“We believe that the ownership change will accelerate our vision to become a Pan African bank.” said Ramos, who is also the wife to former South African Finance Minister, Trevor Manuel. At its peak, Barclays held a staggering controlling 62% stake of the African subsidiary. In 2016 it shed 12% of it.


European media reported that the pullout is the strategy of Jes Staley, the 60-year-old American CEO who took the helm in December 2015 and has set about to turn Barclays into a mainly transatlantic business, a strategy that has seen it pull out of a host of businesses around the world including Africa. This strategy undoes the legacy of former chief executive Bob Diamond, who pushed Barclays deeper into Africa until he was forced to quit in 2012 amid the Libor-rigging scandal.


Selling down the stake is important for Barclays because it will raise funds that it will use to bolster its capital position The stake sale is something of redemption for Mr Staley, who has come under fire in recent weeks after it emerged that he had   broken rules designed to protect anonymous whistleblowers.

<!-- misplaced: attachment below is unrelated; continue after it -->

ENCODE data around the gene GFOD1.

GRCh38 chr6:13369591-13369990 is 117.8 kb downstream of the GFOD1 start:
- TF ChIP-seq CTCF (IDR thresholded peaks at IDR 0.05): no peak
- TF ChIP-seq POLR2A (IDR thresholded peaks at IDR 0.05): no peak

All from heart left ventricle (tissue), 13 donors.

Barclays PLC will contribute the equivalent of 1.5% of Barclays Africa’s market capitalisation, equating to approximately R1.85 billion (based on Barclays Africa’s share price of R145.95 as at 30 May 2017), towards the establishment of a broad-based black economic empowerment scheme. 


As announced in February 2017, Barclays PLC has agreed to contribute approximately R12 billion (£765 million) primarily to fund the investments required for Barclays Africa to complete the separation from Barclays PLC. The contribution will, in part, go towards investments in technology, rebranding and other separation projects. This process presents an opportunity to modernise and harmonise systems across Barclays Africa operations.